Welcome to Ponlo En Repeat where we revisit Latinx music history’s biggest hits, misses, and unbelievable moments while taking at look at how they impact our world today.
In 1990, a hip-hop song with lyrics in both Spanish and English made it to the charts, marking a historic event in the U.S. mainstream. The song in question was “Mentirosa” by LA rapper Mellow Man Ace. Looking back, its impact proved to be the prelude to a larger revolution in hip-hop. Another song then sparked a chain reaction that affected the very fabric of the genre and gave a voice to millions of people. That track was “La Raza”, by Ace’s friend and eventual bandmate, Kid Frost.
Latines in hip-hop go way back There was the Rock Steady Crew conformed mostly by Puerto Rican kids, DJ Charlie Chase from Cold Crush Brothers, Devastating Tito and Master O.C. from Fearless Four, Rubie Dee and Prince Whipper Whip of the Fantastic Five and The Mean Machine who made “Disco Dream”—perhaps the world’s first Spanglish hip-hop song. Considering his life story, Kid Frost could be considered another pioneer on the list.
Born Arturo Molina Jr, Frost started rapping in 1982 and landed on venerable breakdance crew/electro pioneers Uncle Jamm’s Army along with other legends in the making, Ice T and Egyptian Lover (Frost’s nickname came from battling T on the regular). His first solo singles, 1984’s “Rough Cut” (produced by future N.W.A. member DJ Yella) and 1985’s “Terminator,” are considered essential electro classics.
Frost dropped out of breakdancing and immersed himself in street life, where he joined gangs and lived a hard life. “The streets weren’t free no more and the music wasn’t so happy no more,” he says in the Netflix docu-series Hip-Hop Evolution. He followed suit, switching up his style. In fact, Frost has been quoted saying that Mexicans were not interested in hip-hop until gangsta rap became a thing. He retreated to backyard parties and lowrider car shows where he would perform directly to his people: Chicanos and Latinos from East L.A. His experiences during these transitional years helped ground his lyricism to his reality.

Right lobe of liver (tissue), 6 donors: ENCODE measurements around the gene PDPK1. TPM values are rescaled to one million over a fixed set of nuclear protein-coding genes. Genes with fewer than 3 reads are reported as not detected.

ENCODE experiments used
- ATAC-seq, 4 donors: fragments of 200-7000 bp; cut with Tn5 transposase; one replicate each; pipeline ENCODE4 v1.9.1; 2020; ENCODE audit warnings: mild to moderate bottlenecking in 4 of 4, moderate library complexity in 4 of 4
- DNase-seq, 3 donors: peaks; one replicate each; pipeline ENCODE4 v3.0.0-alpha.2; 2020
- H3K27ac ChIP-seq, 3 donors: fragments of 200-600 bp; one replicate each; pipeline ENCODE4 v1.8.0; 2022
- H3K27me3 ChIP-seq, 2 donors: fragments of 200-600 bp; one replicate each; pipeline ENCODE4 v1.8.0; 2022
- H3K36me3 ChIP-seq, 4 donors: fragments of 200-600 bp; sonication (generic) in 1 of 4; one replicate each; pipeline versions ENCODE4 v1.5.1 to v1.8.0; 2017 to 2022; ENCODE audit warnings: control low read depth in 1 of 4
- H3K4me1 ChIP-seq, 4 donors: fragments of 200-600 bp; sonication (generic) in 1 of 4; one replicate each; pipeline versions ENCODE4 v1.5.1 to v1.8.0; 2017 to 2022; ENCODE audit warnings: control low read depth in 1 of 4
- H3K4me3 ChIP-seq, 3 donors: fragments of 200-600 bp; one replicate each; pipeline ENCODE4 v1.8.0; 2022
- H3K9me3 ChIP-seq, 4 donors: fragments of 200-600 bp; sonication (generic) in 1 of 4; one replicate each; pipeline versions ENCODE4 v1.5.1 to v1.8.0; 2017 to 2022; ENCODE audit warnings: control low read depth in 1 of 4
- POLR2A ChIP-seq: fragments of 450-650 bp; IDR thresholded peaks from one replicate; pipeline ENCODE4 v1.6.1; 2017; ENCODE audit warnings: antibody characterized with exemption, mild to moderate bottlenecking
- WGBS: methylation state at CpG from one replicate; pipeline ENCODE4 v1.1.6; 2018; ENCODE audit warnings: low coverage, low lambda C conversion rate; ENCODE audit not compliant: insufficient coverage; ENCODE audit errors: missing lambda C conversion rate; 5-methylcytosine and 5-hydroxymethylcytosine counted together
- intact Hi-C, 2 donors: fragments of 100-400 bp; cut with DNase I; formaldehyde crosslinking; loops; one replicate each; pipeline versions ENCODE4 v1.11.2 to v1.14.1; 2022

Hooking up with the production team formed around the KDAY radio station in Redondo Beach, CA, Kid Frost recorded his debut album, Hispanic Causing Panic. The album features samples ranging from Black Sabbath and Michael Jackson to Cheech & Chong and War. However, there’s no pussyfooting around “La Raza.” Featuring a beat constructed from El Chicano’s 1970’s track “Viva Tirado,” the song serves as a way to bridge generations of U.S. Latines through music. Lyrically, it also references Chicano poets from the ‘60s and ‘70s who mixed caló with English.
“La Raza” is not a clear cut song and that makes it special; it doesn’t try to preach peace and unity and it doesn’t relish in stereotypes—it dips its toe in both. In 1990, Frost told the Los Angeles Times that the song is “a trip into the mind of a cholo,” mixing up Mexican-American slang or caló with gangsta rap imagery and macho posturing to paint a picture of what it feels like to be who you are. From day one, Frost insisted that violent imagery is a metaphor for breaking through negativity. But the word choices can’t be ignored, and they’re half the reason the song still slaps to this day.
Another reason “La Raza” resonates to this day is that it made a conscious decision not to pander. While “Mentirosa” was a bigger hit, “La Raza” didn’t play up Latinidad on a superficial level to be more palatable to white audiences. Even Mellow Man Ace’s image—white suit, hat, mustache; not unlike German one-hit-wonder Lou Bega of “Mambo Number 5” fame—called back to the suave mambo singers. However, “La Raza” used Spanish to connect with Latinos, not as a color to sell records but as a code only they could understand completely. It spawned other songs del barrio, like “On a Sunday Afternoon” by Lighter Shade of Brown, para el barrio.
Cypress Hill built their lyricism through the same blueprint (even if their hit “Insane In The Brain” is partially a diss to Kid Frost). Soon after, Frost and Ace joined forces with ALT to form Latin Alliance and explore their identities further through hip-hop.
Although its cultural impact is undeniable, “La Raza” was considered a fluke in more than one way. It peaked at number 48 in the Billboard Hot 100, and had divided criticism—some thought it was a cash-grab to exploit the gangsta rap fad while others applauded its message. Since the early ‘90s, the power of “La Raza” has faded a bit from the public consciousness; while it regularly makes the list of top West Coast rap songs of all time, it’s rarely spoken about by new artists as a pivotal moment for them.
That hasn’t stopped Molina from pursuing his vision. Dropping the “Kid” from his name, Frost signed to Eazy E’s Ruthless Records, honing his approach with every subsequent record. He’s also maintained a parallel career as an actor of low budget action films like Gunmen, Dope Case Pending, and A Lowrider Spring Break En San Quilmas. In 2016, he was diagnosed with cancer but has since recovered and kept busy to this day. His son, Scoop DeVille, also keeps his legacy alive. DeVille has a stellar career of his own as a producer, most notably for the Grammy-nominated track “Poetic Justice” by Kendrick Lamar, as well as his work with legends like Snoop Dogg and Nipsey Hustle, among others. He appears in the video for “La Raza,” cradled in Frost’s arms.
“La Raza” gave Frost’s Latinx experience a gravitas through language, altering the DNA of rap’s prime weapon. It broke barriers within Latinx communities and reaffirmed their place in hip-hop history. Seeing how major a cultural shift it signified, “La Raza” needs more props.